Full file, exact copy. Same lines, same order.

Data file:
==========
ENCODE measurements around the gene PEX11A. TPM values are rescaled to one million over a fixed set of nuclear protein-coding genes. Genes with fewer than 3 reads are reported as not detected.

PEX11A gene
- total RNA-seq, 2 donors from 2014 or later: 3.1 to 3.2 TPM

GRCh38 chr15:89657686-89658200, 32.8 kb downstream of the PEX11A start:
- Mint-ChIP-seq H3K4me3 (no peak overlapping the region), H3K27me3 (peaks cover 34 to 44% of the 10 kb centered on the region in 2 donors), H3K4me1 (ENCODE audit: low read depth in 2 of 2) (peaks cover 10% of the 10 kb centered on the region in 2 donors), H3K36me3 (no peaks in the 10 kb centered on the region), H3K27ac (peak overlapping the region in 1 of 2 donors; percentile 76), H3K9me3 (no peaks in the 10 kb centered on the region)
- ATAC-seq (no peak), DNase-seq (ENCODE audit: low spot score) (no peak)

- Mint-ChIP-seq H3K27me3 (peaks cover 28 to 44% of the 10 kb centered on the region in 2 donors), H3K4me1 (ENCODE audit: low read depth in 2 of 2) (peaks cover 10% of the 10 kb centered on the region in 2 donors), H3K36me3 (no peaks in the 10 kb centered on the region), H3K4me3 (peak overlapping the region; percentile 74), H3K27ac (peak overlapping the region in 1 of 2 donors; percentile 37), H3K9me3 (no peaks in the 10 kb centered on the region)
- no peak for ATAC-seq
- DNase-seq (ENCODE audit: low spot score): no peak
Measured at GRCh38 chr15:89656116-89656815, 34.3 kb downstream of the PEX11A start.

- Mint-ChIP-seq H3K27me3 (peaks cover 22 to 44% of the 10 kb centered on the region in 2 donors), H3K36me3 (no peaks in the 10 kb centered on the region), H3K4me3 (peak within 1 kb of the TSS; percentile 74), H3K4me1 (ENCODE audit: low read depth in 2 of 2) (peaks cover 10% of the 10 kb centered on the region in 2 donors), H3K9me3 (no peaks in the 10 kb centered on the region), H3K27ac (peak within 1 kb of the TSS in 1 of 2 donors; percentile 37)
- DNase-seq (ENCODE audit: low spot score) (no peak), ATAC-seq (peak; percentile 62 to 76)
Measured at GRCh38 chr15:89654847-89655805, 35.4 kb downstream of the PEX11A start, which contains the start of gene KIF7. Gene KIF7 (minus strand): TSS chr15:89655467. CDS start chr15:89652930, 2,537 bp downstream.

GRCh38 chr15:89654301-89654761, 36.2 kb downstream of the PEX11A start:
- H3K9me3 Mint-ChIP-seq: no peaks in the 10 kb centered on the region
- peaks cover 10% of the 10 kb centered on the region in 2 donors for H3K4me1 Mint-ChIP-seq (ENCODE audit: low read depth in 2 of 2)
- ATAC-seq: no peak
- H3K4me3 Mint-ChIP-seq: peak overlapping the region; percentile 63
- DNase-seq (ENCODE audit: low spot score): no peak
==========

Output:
ENCODE measurements around the gene PEX11A. TPM values are rescaled to one million over a fixed set of nuclear protein-coding genes. Genes with fewer than 3 reads are reported as not detected.

PEX11A gene
- total RNA-seq, 2 donors from 2014 or later: 3.1 to 3.2 TPM

GRCh38 chr15:89657686-89658200, 32.8 kb downstream of the PEX11A start:
- Mint-ChIP-seq H3K4me3 (no peak overlapping the region), H3K27me3 (peaks cover 34 to 44% of the 10 kb centered on the region in 2 donors), H3K4me1 (ENCODE audit: low read depth in 2 of 2) (peaks cover 10% of the 10 kb centered on the region in 2 donors), H3K36me3 (no peaks in the 10 kb centered on the region), H3K27ac (peak overlapping the region in 1 of 2 donors; percentile 76), H3K9me3 (no peaks in the 10 kb centered on the region)
- ATAC-seq (no peak), DNase-seq (ENCODE audit: low spot score) (no peak)

- Mint-ChIP-seq H3K27me3 (peaks cover 28 to 44% of the 10 kb centered on the region in 2 donors), H3K4me1 (ENCODE audit: low read depth in 2 of 2) (peaks cover 10% of the 10 kb centered on the region in 2 donors), H3K36me3 (no peaks in the 10 kb centered on the region), H3K4me3 (peak overlapping the region; percentile 74), H3K27ac (peak overlapping the region in 1 of 2 donors; percentile 37), H3K9me3 (no peaks in the 10 kb centered on the region)
- no peak for ATAC-seq
- DNase-seq (ENCODE audit: low spot score): no peak
Measured at GRCh38 chr15:89656116-89656815, 34.3 kb downstream of the PEX11A start.

- Mint-ChIP-seq H3K27me3 (peaks cover 22 to 44% of the 10 kb centered on the region in 2 donors), H3K36me3 (no peaks in the 10 kb centered on the region), H3K4me3 (peak within 1 kb of the TSS; percentile 74), H3K4me1 (ENCODE audit: low read depth in 2 of 2) (peaks cover 10% of the 10 kb centered on the region in 2 donors), H3K9me3 (no peaks in the 10 kb centered on the region), H3K27ac (peak within 1 kb of the TSS in 1 of 2 donors; percentile 37)
- DNase-seq (ENCODE audit: low spot score) (no peak), ATAC-seq (peak; percentile 62 to 76)
Measured at GRCh38 chr15:89654847-89655805, 35.4 kb downstream of the PEX11A start, which contains the start of gene KIF7. Gene KIF7 (minus strand): TSS chr15:89655467. CDS start chr15:89652930, 2,537 bp downstream.

GRCh38 chr15:89654301-89654761, 36.2 kb downstream of the PEX11A start:
- H3K9me3 Mint-ChIP-seq: no peaks in the 10 kb centered on the region
- peaks cover 10% of the 10 kb centered on the region in 2 donors for H3K4me1 Mint-ChIP-seq (ENCODE audit: low read depth in 2 of 2)
- ATAC-seq: no peak
- H3K4me3 Mint-ChIP-seq: peak overlapping the region; percentile 63
- DNase-seq (ENCODE audit: low spot score): no peak